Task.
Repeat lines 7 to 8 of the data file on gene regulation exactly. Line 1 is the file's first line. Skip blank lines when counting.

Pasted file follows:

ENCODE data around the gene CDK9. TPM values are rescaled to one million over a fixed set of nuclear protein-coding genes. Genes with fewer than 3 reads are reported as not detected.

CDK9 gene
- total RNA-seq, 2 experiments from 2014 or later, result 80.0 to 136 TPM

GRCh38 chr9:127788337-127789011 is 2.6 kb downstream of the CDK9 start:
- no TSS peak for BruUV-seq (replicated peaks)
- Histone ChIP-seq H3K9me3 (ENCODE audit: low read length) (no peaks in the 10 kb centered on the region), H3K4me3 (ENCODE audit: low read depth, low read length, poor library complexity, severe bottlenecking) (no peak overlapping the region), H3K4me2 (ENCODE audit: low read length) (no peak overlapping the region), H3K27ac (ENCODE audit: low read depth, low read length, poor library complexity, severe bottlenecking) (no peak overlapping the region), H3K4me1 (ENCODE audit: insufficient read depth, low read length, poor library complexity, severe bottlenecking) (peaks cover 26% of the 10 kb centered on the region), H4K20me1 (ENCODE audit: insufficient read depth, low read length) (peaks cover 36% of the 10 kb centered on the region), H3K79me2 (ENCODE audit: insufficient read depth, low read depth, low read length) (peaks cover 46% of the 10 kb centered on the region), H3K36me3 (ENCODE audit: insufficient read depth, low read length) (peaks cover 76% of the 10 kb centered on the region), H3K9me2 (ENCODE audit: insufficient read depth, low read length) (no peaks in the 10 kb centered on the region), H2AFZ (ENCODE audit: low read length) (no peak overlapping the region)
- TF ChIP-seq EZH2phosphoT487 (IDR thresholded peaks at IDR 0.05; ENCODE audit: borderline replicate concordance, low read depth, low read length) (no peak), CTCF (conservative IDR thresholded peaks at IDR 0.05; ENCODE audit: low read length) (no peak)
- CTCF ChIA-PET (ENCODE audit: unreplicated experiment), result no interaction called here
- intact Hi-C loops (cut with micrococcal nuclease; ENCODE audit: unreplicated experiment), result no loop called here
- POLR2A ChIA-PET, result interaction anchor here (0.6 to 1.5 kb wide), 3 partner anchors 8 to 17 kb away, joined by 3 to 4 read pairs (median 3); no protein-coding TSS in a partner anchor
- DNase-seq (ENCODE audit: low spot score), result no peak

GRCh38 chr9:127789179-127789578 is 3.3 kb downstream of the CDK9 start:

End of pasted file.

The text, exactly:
- TF ChIP-seq EZH2phosphoT487 (IDR thresholded peaks at IDR 0.05; ENCODE audit: borderline replicate concordance, low read depth, low read length) (no peak), CTCF (conservative IDR thresholded peaks at IDR 0.05; ENCODE audit: low read length) (no peak)
- CTCF ChIA-PET (ENCODE audit: unreplicated experiment), result no interaction called here